The Candidate Experience | Offer negotiation, placing, and aftercare | part 3 of 3

The Candidate Experience | Offer negotiation, placing, and aftercare | part 3 of 3

Welcome to the final part of our three-part series on the candidate experience.

In previous editions, we’ve covered how you can coach and consult effectively during an interview process, as well as how you can elevate your service – from adding value beyond talking about jobs through to creating a true community with your candidate network.

Today, we’re going to be talking about the end of the candidate experience – offer negotiation, placing them, and aftercare.

How can you take care of a candidate during the offer negotiation process?

Sure, in a lot of cases, delivering an offer can be pretty smooth sailing, but what if it isn’t, and instead you’re navigating tough waters?

There are three common factors that can make offer negotiation tough:

  • Challenging personal situations
  • Counter-offers
  • An underwhelming offer

Let’s start with challenging personal situations.

This could be that the candidate has to discuss their offer at length with their partner, let’s say due to relocation.

Or, it may be that since the final interview, their personal circumstances have changed – thus making it harder for them to decide on an offer.

You still have a duty of care to your candidate, and shouldn’t pressure them into making a decision straight away.

Naturally, this can be stressful for you as a recruiter (as if we’re being really frank, you also have loyalty to your client to find them the best talent).

There’s a few ways that you can mitigate this:

  1. Still set a time limit. Boundaries are important, and although you want to avoid thrusting a candidate into making a decision straight away, especially if their personal circumstances have changed, you also still need to ensure that you have control of the process.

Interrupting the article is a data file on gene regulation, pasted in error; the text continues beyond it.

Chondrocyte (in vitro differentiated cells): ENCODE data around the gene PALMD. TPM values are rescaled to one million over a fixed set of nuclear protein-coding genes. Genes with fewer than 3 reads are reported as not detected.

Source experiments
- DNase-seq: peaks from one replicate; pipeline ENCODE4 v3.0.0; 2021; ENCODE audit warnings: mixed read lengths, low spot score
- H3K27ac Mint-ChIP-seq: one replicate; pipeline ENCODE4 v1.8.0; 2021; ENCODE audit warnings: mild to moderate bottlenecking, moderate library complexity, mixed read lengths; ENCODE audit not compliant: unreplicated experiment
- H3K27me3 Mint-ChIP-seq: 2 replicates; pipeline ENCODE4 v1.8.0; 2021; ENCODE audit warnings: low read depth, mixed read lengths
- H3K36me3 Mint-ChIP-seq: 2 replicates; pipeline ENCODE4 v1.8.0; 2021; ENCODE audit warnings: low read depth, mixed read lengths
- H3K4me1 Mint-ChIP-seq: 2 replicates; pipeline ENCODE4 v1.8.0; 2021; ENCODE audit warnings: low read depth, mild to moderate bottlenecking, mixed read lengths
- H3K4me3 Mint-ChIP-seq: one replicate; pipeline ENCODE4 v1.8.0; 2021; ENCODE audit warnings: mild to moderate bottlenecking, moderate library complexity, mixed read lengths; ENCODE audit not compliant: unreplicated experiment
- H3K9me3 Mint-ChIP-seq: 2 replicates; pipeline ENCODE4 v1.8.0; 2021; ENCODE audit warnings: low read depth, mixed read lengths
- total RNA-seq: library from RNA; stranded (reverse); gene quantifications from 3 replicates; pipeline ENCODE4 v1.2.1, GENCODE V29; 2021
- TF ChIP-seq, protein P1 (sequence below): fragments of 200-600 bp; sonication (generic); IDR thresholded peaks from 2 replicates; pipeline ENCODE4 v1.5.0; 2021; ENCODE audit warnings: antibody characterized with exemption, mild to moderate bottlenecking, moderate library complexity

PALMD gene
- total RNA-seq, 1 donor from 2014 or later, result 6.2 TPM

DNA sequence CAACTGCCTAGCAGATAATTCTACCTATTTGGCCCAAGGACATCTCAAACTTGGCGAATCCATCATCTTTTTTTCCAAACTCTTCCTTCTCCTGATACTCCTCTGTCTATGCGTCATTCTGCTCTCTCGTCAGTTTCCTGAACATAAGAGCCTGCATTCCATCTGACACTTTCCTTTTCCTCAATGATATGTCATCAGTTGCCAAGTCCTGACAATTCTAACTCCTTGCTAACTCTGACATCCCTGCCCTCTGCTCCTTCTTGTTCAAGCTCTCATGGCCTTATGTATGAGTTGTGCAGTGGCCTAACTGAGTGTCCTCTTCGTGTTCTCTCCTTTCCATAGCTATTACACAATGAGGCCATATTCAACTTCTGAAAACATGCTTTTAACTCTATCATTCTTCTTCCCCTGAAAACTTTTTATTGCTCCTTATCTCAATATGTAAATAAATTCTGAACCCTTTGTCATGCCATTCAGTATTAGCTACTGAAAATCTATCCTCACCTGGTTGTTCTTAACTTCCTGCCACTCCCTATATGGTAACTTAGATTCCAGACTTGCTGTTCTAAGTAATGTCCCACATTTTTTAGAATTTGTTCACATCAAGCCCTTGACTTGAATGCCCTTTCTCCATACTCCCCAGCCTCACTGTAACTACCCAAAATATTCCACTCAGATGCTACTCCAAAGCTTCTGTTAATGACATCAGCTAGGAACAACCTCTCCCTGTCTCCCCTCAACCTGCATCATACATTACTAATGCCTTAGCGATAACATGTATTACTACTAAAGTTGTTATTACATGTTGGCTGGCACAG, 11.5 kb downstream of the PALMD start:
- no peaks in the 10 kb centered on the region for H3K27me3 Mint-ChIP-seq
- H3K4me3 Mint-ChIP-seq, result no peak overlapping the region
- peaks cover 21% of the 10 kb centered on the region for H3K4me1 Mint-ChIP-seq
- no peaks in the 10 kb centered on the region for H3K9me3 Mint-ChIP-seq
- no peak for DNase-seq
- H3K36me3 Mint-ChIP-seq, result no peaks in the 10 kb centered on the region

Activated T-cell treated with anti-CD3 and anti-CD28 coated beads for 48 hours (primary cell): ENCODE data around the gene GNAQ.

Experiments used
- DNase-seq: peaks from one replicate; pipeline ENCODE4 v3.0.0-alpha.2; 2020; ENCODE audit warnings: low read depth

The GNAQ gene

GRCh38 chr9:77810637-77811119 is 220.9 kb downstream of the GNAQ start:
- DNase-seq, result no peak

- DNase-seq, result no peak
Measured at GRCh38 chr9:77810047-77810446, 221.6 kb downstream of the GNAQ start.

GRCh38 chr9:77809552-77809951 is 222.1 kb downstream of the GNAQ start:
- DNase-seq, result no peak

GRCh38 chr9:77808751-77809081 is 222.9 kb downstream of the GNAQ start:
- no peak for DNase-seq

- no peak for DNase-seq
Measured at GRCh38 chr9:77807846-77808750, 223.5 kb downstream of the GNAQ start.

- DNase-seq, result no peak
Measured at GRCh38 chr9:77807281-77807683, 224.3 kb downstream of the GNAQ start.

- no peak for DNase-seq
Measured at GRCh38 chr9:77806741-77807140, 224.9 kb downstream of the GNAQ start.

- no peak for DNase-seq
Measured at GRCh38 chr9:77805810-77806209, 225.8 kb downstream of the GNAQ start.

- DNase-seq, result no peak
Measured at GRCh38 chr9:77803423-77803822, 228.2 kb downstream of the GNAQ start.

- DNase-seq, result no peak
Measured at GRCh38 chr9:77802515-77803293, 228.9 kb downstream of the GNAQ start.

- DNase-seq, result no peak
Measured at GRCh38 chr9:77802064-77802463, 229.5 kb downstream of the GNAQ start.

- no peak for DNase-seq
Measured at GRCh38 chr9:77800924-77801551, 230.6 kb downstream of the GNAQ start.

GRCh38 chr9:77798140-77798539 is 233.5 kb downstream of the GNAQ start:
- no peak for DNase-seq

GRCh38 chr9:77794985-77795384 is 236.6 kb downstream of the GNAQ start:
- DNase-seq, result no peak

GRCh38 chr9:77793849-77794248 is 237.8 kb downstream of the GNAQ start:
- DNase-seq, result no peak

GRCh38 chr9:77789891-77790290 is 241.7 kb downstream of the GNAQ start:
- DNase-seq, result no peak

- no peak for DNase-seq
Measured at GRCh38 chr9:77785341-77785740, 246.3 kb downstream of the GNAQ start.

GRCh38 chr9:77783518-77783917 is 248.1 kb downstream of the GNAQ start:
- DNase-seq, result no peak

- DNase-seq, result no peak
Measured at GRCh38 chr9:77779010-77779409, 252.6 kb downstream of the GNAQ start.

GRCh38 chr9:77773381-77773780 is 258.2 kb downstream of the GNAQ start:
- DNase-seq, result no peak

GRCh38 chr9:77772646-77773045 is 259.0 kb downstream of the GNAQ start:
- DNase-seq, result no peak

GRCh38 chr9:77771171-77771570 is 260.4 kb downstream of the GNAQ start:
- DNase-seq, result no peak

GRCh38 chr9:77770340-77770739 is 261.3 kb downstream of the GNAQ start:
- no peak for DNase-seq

You can then communicate this with your client, stay impartial, and keep both parties happy.

  1. Take your recruiter hat off, and put your human hat on. It can be easy sometimes to approach each call as a consultant, when sometimes a candidate just needs someone to lower their “professional” mask and lend a listening ear. You’ll be surprised at how this can help you.
  2. Listen to your gut. Regardless of the outcome, 99% of the time we know whether a personal circumstance will be a dealbreaker.

If you know in your gut that this isn’t going to go ahead, still focus on delivering the best advice and candidate experience possible, especially as some circumstances may be out of your control as well as the candidates’.


We’ve spoken about counteroffers extensively in previous editions from a technical perspective and how you can manage them, but to ensure that you are still delivering exceptional candidate experience, you must approach this situation in a human way.

Counter-offers can be incredibly frustrating, even if you’ve prepared for them.

If a candidate accepts a counteroffer, this doesn’t mean that providing a good candidate experience goes out the window!